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How 27-year-old Nick Simpson built the freelancing tax tool he wished he had and then raised $7.5 million in venture funding

Madeline Renbarger   

How 27-year-old Nick Simpson built the freelancing tax tool he wished he had and then raised $7.5 million in venture funding
  • WorkMade is a new startup that lets freelancers keep track of their earnings and pay taxes.
  • Frequent freelancer Nick Simpson founded WorkMade in 2022 and scaled the startup to 12 employees.

Nick Simpson has been freelancing for a while.

The 27-year-old founder of WorkMade landed his first for hire gig when he was just 9-years-old. He helped his neighbors, who were spa consultants at the time, build and design websites. "I was a nerd who would steal their Wi-Fi from the fence in the backyard," he said. "They asked me if I made websites one day and I said yes."

He turned those early gigs into a lucrative career as a designer for consumer-packaged-brands like the hydration supplement Hydrant and the skincare scrub brand Becky, which he also founded..

But throughout his working life, paying taxes on his freelance earnings has always been a huge hassle. Freelancers have to withhold taxes themselves when filing a 1099 form in the US, and payment schedules can vary from state to state.

One year, Simpson got a shocking notice that he owed $140,000 in taxes, but when he went to pay the bill, there was nowhere on the IRS website where he could do so, he said. "That was the moment that I realized we were going to have a massive global tax issue, as the number of freelancers is only going to grow," he told Insider.

That stressful incident was the catalyst for Simpson to found WorkMade, a startup that lets freelancers manage, withhold, and pay taxes on their business income all in one app. Founded in 2022, Simpson has grown the company to 12 employees and is launching the product to the public this month, after accruing a waitlist of over 30,000 sign ups.

The startup has also raised $7.5 million in venture capital funding to date, with top seed investors like Anna Barber's M13, 1517 Fund, Gale Wilkinson's Vitalize Venture Capital, and Slack.

WorkMade offers business banking services for freelancers, supplied by Piermont Bank that includes a Mastercard debit card. When a customer signs up on the app, they're first prompted with a series of straightforward questions about how they typically file taxes, like whether they are single or married, filing jointly or separately, or use a vehicle for work, Simpson explained.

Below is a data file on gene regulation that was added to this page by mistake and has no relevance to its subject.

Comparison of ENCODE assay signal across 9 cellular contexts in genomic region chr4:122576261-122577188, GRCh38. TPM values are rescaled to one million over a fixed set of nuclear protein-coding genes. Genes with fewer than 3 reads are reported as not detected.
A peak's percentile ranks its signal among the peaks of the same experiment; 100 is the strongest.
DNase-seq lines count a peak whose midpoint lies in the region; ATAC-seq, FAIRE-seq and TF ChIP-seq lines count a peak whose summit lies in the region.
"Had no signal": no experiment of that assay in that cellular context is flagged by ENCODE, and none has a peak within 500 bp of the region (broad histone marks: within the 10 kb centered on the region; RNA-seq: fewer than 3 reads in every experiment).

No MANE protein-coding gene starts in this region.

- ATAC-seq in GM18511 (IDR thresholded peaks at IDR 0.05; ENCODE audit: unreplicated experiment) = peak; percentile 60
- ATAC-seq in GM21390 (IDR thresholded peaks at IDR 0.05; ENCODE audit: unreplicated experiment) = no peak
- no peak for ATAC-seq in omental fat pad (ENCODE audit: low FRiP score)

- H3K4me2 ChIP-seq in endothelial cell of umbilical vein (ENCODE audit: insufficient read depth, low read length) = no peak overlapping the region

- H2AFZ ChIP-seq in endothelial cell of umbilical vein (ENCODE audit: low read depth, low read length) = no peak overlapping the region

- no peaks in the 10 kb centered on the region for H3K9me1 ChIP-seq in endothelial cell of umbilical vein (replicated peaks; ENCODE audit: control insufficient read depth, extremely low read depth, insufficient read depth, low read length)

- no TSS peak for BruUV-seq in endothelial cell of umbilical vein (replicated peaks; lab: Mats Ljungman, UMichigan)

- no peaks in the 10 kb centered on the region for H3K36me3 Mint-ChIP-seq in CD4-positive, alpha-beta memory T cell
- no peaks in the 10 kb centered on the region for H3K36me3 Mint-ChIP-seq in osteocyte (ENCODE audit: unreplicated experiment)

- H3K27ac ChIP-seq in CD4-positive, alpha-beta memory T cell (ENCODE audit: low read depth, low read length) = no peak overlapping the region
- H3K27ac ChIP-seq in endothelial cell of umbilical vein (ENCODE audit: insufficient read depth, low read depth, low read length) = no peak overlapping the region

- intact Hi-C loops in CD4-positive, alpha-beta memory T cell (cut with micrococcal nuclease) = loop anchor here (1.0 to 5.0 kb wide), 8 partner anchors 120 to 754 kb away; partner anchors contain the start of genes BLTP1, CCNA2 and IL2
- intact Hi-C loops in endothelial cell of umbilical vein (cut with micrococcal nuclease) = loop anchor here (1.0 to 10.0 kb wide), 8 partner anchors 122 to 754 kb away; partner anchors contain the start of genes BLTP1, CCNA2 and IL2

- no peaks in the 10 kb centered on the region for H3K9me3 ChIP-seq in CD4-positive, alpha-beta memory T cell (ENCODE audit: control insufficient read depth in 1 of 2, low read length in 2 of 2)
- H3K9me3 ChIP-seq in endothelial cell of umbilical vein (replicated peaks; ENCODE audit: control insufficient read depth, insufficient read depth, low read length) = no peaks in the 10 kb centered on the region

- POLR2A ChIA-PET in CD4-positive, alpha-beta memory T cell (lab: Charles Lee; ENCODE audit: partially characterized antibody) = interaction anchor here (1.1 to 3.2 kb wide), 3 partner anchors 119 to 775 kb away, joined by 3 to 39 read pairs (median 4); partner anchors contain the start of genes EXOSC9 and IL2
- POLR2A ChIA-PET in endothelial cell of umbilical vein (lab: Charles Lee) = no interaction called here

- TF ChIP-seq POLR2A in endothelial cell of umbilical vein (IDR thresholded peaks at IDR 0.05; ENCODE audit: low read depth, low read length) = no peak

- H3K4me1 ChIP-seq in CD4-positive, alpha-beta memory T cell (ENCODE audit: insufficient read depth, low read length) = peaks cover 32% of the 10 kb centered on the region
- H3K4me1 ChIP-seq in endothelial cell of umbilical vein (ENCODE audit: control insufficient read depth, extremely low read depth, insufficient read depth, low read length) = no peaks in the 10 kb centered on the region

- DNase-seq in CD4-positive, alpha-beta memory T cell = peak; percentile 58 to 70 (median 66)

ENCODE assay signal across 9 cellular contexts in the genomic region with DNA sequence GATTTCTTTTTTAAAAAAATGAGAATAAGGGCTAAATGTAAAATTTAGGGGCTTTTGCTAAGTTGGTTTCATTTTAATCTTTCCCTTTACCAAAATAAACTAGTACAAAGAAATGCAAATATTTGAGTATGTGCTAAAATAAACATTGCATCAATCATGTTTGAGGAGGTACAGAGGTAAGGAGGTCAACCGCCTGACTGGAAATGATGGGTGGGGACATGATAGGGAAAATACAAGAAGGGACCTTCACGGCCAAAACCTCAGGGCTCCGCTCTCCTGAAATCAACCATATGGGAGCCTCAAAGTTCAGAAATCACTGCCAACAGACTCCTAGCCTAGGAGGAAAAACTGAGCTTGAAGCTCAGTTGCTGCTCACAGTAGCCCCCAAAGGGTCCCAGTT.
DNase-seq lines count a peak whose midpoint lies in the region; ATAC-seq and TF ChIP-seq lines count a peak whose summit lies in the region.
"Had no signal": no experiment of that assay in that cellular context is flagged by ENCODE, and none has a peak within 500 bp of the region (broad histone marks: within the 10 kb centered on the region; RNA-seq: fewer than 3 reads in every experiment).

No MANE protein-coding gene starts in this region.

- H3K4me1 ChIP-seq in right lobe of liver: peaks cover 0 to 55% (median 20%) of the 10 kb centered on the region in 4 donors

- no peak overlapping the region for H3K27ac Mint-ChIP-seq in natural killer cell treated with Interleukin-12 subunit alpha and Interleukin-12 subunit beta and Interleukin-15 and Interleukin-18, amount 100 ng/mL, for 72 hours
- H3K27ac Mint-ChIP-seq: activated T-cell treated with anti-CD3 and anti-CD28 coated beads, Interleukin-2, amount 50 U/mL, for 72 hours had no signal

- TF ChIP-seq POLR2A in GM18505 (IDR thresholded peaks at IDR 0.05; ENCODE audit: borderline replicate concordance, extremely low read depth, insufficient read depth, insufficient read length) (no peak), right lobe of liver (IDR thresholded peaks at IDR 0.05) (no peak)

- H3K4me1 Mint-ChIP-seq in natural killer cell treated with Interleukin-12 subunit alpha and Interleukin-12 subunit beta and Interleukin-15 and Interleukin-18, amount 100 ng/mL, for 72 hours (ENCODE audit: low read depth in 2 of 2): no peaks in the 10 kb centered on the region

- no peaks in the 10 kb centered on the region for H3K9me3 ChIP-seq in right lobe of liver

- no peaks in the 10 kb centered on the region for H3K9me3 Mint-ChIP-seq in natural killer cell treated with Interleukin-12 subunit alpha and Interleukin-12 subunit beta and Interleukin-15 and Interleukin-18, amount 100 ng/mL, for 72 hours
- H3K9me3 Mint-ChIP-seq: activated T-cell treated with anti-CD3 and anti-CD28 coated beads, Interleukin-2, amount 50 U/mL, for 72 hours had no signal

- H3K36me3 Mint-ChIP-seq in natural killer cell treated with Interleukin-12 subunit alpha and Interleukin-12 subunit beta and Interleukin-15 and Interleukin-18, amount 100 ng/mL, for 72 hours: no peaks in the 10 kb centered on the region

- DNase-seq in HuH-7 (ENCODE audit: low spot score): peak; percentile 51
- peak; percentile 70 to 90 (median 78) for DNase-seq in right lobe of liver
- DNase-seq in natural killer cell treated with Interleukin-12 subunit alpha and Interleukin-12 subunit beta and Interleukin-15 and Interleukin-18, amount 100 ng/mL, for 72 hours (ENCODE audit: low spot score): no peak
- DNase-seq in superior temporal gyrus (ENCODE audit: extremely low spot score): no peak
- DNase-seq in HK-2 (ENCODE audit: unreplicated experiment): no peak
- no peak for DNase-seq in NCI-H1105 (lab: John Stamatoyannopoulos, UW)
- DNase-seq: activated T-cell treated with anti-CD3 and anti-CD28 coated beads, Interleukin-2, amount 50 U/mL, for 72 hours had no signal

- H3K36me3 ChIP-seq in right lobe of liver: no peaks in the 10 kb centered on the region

Next, users can then link bank accounts to indicate which expenses are personal and professional, and WorkMade automates the rest of the tax management process using AI, such as tracking tax write-offs, calculating taxes owed each quarter and putting aside the correct amount from their earnings for taxes.

When it comes time for a freelancer to pay their taxes, WorkMade manages that process too, including the payment without any forms, mail or extra calculations.

There are many other startup tools for freelancers to manage their gigs like Madrid's freelance work marketplace Jobsandtalent or Wellington, New Zealand's Hnry. But WorkMade differentiates itself by focusing solely on solving the problems around managing tax payments for US customers, Simpson explained.

And the market for tools for freelancers in the US is a rapidly growing one. According to Statista, there are an estimated 73 million freelancers working in the US this year, and that number is projected to grow to over 90 million by 2028.

Simpson plans to use this infusion of capital to continue to build new features for freelancers and acquire even more customers through future partnerships and word of mouth recommendations.

"If somebody would have told me I'd be doing anything in taxes, banking and fintech, I would have laughed at them," Simpson said, "but I feel like it's just added up to what I've been doing for nearly the past two decades."

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